The Roys,
Lonesome Whistle
(Rural Rhythm, 2011)

With the ascension of Allison Kraus and a few others, we got a softer and gentler bluegrass. Instead of the fire-breathing mandolin of Bill Monroe or the mind-bending banjo of Earl Scruggs, we got a new and more melodic form of the music. Bluegrass stretched out, moving away from thundering versions of "Rocky Top." The music became more interesting and more complex.

Brother-and-sister duo the Roys are believers in the new bluegrass. They don't throw away the old -- they can swing and do the hard-charging solos as well as anyone, but they also know when to lay back and let their songs speak for themselves. And the songs speak just fine. "Coal Minin' Man," which opens the album, begins with a soft guitar run, followed by Lee Roy's vocal on the verse. As he comes to the chorus, the band kicks in and sister Elaine chimes in with the high harmony vocals ... and you know you're in good hands here.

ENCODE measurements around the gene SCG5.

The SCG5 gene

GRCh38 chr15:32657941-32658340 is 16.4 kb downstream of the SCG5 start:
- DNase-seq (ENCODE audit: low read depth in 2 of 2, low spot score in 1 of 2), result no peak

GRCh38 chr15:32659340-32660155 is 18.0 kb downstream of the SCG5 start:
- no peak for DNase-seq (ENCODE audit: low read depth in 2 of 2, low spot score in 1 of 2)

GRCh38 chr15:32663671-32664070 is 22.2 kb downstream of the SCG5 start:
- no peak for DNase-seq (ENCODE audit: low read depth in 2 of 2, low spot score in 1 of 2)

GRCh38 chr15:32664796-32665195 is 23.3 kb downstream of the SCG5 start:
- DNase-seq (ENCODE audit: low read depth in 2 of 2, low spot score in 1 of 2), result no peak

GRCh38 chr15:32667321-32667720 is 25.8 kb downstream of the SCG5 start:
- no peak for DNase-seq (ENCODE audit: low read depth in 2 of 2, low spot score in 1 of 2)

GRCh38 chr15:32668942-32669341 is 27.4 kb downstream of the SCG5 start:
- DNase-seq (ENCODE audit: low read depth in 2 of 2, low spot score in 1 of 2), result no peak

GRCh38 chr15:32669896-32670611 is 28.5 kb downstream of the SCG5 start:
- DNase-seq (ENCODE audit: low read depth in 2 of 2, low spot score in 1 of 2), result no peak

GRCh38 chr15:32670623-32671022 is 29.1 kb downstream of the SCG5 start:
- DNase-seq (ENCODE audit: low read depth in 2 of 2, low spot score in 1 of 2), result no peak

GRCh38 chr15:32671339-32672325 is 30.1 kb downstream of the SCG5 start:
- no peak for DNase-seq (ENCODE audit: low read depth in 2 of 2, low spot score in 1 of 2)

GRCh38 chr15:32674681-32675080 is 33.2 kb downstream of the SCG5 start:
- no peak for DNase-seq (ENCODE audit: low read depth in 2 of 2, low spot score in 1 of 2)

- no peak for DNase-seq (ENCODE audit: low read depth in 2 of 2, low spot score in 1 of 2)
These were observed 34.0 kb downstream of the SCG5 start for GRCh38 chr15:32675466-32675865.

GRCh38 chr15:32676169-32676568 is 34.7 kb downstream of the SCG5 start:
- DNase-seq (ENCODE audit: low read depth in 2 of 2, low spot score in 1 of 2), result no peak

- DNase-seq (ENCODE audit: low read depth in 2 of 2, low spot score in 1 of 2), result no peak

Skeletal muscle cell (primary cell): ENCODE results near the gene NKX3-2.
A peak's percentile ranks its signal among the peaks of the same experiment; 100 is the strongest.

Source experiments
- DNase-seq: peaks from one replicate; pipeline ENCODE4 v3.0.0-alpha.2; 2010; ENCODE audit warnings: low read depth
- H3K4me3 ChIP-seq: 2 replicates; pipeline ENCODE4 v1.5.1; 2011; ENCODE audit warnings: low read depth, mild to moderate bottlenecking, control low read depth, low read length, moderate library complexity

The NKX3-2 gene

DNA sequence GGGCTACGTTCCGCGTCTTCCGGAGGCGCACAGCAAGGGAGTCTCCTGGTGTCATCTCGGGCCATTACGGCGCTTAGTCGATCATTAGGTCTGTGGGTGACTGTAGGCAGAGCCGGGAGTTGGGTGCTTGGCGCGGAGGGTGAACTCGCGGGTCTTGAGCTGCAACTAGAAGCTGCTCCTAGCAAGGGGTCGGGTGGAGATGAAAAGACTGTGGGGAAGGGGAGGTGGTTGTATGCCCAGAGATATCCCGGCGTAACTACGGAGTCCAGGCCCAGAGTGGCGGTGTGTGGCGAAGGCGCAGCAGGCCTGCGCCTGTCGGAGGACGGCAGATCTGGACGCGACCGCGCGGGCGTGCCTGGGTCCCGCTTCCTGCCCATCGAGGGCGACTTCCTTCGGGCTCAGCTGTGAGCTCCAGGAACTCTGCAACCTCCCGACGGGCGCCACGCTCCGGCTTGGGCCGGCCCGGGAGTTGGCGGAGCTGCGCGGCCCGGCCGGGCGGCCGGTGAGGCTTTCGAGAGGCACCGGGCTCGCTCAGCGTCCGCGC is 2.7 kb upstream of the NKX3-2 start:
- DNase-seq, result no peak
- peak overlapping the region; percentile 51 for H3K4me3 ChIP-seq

"That's What Makes It Love" shows the Roys' respect for tradition by bringing in Ricky Skaggs & the Whites to sing with them. It's also the first example of the spiritually oriented material that centers this album. Then with the third song, "Nothin' I Can Do About It Now," gives us traditional, hard-charging bluegrass. It features Scruggs-style banjo and an instrumental break that trades solos. Elaine Roy gets her share of lead singing turns as the album progresses, and she acquits herself well. The rest of the songs blend ballads and bluegrass, and the Roys are equally adept at both.

Both Roys are accomplished lead and harmony singers, as well as good writers and musicians. They not only know how to play and sing, they know how to construct a set and create a balanced album that continues to offer pleasure from start to finish.

Lonesome Whistle is an album you'll really enjoy on first hearing and will grow to love as you experience it more.

music review by
Michael Scott Cain

4 June 2011

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